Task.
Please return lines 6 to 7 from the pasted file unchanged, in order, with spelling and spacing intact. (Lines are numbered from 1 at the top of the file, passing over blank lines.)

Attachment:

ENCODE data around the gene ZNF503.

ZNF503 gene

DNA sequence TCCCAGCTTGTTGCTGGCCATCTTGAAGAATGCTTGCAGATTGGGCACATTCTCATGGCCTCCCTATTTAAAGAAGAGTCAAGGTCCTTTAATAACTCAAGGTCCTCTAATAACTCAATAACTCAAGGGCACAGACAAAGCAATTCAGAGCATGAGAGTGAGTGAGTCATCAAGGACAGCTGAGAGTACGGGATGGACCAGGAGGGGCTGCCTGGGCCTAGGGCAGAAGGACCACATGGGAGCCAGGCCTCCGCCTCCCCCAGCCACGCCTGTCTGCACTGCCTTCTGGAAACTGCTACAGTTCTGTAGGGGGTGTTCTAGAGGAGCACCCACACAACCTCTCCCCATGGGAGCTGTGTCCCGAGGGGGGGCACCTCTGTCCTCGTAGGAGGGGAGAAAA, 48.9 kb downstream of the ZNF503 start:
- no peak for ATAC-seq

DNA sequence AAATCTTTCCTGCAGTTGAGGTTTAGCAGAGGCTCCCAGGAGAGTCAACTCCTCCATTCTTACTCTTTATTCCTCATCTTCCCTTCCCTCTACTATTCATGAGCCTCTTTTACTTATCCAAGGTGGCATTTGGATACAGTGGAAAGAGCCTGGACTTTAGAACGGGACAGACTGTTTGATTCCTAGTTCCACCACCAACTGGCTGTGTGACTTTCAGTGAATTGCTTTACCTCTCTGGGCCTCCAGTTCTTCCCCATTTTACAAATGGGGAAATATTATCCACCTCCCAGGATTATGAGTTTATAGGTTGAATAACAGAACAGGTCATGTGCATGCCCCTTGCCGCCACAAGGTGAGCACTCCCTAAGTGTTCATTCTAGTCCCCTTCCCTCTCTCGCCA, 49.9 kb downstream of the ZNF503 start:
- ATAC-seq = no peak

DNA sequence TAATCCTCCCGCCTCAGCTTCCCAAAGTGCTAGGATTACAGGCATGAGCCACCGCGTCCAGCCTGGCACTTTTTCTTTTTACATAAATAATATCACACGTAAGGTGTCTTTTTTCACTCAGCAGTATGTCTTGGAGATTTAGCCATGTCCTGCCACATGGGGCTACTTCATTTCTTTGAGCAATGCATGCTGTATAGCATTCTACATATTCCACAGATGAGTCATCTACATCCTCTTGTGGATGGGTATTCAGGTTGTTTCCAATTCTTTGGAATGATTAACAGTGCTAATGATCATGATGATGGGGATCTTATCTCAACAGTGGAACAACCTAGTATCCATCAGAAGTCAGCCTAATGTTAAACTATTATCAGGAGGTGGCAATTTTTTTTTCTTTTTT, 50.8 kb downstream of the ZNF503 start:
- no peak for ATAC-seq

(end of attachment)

- ATAC-seq = no peak

DNA sequence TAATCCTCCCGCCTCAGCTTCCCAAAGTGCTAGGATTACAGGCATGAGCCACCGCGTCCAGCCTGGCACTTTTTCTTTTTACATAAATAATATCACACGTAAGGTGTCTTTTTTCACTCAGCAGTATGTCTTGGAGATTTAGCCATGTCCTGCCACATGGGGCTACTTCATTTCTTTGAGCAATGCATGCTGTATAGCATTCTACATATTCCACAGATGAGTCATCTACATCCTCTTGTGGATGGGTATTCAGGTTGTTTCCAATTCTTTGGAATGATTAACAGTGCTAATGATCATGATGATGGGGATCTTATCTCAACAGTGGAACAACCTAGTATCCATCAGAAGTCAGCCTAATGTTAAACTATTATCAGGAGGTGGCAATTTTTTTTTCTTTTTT, 50.8 kb downstream of the ZNF503 start: